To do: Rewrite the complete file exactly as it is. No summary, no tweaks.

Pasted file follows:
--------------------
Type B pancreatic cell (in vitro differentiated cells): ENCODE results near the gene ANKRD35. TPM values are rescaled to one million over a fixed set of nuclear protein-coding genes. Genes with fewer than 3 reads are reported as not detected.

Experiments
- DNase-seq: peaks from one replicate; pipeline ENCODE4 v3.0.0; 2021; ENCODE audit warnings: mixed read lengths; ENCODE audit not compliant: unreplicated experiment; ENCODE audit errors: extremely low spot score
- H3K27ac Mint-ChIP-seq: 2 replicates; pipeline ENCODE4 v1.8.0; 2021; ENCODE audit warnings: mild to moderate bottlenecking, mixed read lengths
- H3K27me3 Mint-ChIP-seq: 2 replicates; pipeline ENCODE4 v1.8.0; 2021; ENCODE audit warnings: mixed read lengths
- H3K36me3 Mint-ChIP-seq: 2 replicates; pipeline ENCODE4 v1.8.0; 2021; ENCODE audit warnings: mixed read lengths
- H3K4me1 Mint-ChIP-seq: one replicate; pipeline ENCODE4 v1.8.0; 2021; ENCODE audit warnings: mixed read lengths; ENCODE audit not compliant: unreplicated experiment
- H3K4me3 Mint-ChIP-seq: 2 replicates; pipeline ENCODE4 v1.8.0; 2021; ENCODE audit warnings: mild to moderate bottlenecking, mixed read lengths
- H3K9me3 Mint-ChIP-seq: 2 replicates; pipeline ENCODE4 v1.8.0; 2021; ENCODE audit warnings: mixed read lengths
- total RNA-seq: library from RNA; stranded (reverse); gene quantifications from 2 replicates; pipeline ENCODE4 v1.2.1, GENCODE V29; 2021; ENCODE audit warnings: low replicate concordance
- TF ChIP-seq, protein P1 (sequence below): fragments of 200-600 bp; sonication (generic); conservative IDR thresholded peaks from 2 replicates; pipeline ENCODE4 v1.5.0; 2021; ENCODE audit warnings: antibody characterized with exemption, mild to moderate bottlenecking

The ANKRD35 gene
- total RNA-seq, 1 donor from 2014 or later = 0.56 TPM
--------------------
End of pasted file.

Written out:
Type B pancreatic cell (in vitro differentiated cells): ENCODE results near the gene ANKRD35. TPM values are rescaled to one million over a fixed set of nuclear protein-coding genes. Genes with fewer than 3 reads are reported as not detected.

Experiments
- DNase-seq: peaks from one replicate; pipeline ENCODE4 v3.0.0; 2021; ENCODE audit warnings: mixed read lengths; ENCODE audit not compliant: unreplicated experiment; ENCODE audit errors: extremely low spot score
- H3K27ac Mint-ChIP-seq: 2 replicates; pipeline ENCODE4 v1.8.0; 2021; ENCODE audit warnings: mild to moderate bottlenecking, mixed read lengths
- H3K27me3 Mint-ChIP-seq: 2 replicates; pipeline ENCODE4 v1.8.0; 2021; ENCODE audit warnings: mixed read lengths
- H3K36me3 Mint-ChIP-seq: 2 replicates; pipeline ENCODE4 v1.8.0; 2021; ENCODE audit warnings: mixed read lengths
- H3K4me1 Mint-ChIP-seq: one replicate; pipeline ENCODE4 v1.8.0; 2021; ENCODE audit warnings: mixed read lengths; ENCODE audit not compliant: unreplicated experiment
- H3K4me3 Mint-ChIP-seq: 2 replicates; pipeline ENCODE4 v1.8.0; 2021; ENCODE audit warnings: mild to moderate bottlenecking, mixed read lengths
- H3K9me3 Mint-ChIP-seq: 2 replicates; pipeline ENCODE4 v1.8.0; 2021; ENCODE audit warnings: mixed read lengths
- total RNA-seq: library from RNA; stranded (reverse); gene quantifications from 2 replicates; pipeline ENCODE4 v1.2.1, GENCODE V29; 2021; ENCODE audit warnings: low replicate concordance
- TF ChIP-seq, protein P1 (sequence below): fragments of 200-600 bp; sonication (generic); conservative IDR thresholded peaks from 2 replicates; pipeline ENCODE4 v1.5.0; 2021; ENCODE audit warnings: antibody characterized with exemption, mild to moderate bottlenecking

The ANKRD35 gene
- total RNA-seq, 1 donor from 2014 or later = 0.56 TPM